e-Library of Evidence for Nutrition Actions (eLENA)

Vitamin A supplementation in HIV-infected infants and children 6–59 months of age

Vitamin A deficiency affects about 190 million preschool-age children, mostly from Africa and South-East Asia. In infants and children, vitamin A is essential to support rapid growth and to help combat infections. Inadequate intakes of vitamin A may lead to vitamin A deficiency that can cause night blindness, may increase the risk of illness and death from childhood infections, and may compound the effects of HIV infection.

Research has shown that vitamin A supplementation in HIV-infected infants and children is safe and effective in reducing illness and death.

Based on the available evidence, in settings where vitamin A deficiency is a public health problem, WHO recommends high-dose vitamin A supplementation for HIV-infected infants and children 6–59 months of age, as a public health intervention to reduce child morbidity and mortality.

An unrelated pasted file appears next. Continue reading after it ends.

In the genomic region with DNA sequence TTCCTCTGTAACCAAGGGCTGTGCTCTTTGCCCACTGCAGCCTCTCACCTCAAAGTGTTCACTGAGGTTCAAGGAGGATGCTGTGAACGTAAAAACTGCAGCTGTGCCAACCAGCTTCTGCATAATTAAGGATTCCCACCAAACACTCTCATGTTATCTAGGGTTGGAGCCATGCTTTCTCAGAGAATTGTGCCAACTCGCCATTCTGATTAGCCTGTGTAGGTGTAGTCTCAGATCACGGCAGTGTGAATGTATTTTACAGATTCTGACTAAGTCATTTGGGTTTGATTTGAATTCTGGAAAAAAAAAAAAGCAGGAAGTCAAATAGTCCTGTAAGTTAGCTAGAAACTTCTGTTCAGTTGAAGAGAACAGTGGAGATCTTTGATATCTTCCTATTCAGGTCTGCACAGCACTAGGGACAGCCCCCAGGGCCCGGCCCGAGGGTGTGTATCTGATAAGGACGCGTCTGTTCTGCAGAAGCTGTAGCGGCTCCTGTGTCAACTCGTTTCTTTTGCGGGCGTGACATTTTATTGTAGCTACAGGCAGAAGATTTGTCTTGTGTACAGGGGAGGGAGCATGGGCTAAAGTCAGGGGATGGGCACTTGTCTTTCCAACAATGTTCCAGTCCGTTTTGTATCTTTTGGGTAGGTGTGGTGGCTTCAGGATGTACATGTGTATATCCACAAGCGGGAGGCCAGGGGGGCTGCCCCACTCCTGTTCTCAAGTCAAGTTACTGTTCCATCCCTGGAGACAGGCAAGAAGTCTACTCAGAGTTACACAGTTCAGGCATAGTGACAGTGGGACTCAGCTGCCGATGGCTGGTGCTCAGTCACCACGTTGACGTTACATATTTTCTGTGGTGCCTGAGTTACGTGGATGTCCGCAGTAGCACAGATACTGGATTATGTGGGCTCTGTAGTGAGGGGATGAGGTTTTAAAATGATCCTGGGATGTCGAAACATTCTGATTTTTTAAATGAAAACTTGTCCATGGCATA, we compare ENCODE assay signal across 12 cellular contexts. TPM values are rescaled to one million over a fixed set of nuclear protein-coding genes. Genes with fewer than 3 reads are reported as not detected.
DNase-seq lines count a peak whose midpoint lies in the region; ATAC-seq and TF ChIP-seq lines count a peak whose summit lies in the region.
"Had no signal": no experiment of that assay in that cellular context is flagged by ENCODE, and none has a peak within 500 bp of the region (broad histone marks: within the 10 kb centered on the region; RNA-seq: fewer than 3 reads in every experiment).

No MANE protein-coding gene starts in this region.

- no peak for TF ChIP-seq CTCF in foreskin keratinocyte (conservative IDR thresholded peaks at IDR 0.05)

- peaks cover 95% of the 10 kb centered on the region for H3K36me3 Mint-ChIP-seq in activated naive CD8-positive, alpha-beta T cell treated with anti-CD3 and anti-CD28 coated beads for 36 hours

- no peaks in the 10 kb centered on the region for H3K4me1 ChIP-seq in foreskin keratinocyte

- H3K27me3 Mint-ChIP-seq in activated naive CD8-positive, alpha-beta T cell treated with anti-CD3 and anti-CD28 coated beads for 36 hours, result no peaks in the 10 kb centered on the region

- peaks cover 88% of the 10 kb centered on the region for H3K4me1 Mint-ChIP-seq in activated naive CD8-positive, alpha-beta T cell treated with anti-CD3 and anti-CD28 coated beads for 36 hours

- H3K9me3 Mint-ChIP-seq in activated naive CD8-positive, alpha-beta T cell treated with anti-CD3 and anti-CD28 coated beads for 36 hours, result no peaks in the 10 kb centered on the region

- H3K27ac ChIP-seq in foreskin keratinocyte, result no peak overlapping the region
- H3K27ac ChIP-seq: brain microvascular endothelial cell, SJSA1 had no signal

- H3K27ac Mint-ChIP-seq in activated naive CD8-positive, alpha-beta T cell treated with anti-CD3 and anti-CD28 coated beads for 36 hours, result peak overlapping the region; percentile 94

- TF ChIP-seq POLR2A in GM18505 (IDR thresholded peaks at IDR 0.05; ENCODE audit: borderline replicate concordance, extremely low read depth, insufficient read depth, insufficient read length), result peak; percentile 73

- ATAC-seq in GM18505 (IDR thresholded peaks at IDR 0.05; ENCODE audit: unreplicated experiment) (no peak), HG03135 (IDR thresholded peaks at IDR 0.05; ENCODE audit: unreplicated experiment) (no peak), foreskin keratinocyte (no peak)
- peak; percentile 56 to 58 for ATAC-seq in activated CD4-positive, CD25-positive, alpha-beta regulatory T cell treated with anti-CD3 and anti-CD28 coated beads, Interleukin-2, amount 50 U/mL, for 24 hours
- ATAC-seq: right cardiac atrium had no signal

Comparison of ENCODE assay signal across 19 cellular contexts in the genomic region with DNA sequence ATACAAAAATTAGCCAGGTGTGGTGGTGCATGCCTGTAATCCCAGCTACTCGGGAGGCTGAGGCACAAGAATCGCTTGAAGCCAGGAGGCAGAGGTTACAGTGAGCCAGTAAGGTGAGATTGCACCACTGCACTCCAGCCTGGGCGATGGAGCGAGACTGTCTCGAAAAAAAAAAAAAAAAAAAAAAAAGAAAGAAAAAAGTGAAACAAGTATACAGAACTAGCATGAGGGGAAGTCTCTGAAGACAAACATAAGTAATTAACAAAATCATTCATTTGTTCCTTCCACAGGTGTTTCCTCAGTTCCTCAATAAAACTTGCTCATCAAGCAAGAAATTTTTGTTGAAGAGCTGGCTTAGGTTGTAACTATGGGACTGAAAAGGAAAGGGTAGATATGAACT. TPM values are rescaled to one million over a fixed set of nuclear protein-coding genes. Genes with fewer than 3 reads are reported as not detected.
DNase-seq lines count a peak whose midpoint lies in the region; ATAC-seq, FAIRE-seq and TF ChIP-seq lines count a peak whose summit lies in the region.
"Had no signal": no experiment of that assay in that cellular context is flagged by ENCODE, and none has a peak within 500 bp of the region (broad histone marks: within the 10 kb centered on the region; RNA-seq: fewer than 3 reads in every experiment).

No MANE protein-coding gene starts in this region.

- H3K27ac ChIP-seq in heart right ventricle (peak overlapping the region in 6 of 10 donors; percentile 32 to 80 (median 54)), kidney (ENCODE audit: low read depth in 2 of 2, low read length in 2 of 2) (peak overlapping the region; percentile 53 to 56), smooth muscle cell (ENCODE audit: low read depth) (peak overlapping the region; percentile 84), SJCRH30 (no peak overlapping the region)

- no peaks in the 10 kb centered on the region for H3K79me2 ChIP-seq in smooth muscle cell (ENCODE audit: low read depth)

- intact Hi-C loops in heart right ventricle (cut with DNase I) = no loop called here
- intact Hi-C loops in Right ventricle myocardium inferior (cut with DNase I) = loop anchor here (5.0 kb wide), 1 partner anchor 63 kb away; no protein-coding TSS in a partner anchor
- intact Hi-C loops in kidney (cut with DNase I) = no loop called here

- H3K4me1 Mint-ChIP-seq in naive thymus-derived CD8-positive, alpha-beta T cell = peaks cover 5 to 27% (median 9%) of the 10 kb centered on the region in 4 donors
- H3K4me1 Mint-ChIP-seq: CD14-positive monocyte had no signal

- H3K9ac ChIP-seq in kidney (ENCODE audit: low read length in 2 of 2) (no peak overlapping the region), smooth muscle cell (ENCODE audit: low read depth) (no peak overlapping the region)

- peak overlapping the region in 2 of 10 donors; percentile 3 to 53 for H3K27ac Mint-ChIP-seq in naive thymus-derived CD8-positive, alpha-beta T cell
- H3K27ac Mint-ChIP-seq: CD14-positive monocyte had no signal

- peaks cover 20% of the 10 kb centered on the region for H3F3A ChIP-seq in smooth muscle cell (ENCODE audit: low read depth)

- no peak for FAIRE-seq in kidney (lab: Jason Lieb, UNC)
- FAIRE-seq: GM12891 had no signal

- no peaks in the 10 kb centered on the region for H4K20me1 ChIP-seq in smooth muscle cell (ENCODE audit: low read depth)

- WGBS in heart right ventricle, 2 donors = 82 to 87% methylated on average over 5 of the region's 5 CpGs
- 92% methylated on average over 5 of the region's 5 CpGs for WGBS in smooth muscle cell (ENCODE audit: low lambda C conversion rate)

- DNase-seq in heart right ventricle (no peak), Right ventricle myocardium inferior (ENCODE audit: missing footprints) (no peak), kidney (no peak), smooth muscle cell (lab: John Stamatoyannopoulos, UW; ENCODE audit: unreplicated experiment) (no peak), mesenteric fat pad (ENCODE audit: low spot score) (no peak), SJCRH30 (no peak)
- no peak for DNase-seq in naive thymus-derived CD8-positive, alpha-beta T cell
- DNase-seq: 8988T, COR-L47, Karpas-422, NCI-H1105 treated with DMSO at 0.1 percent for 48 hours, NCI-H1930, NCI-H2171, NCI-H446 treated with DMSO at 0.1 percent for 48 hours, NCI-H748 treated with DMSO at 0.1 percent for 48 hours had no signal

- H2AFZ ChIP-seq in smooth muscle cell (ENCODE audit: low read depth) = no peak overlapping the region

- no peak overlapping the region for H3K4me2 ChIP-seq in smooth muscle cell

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GRC-approved guidelines

Evidence


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Last update:

25 March 2014 13:35 CET

Category 1 intervention

Guidelines have been recently approved by the WHO Guidelines Review Committee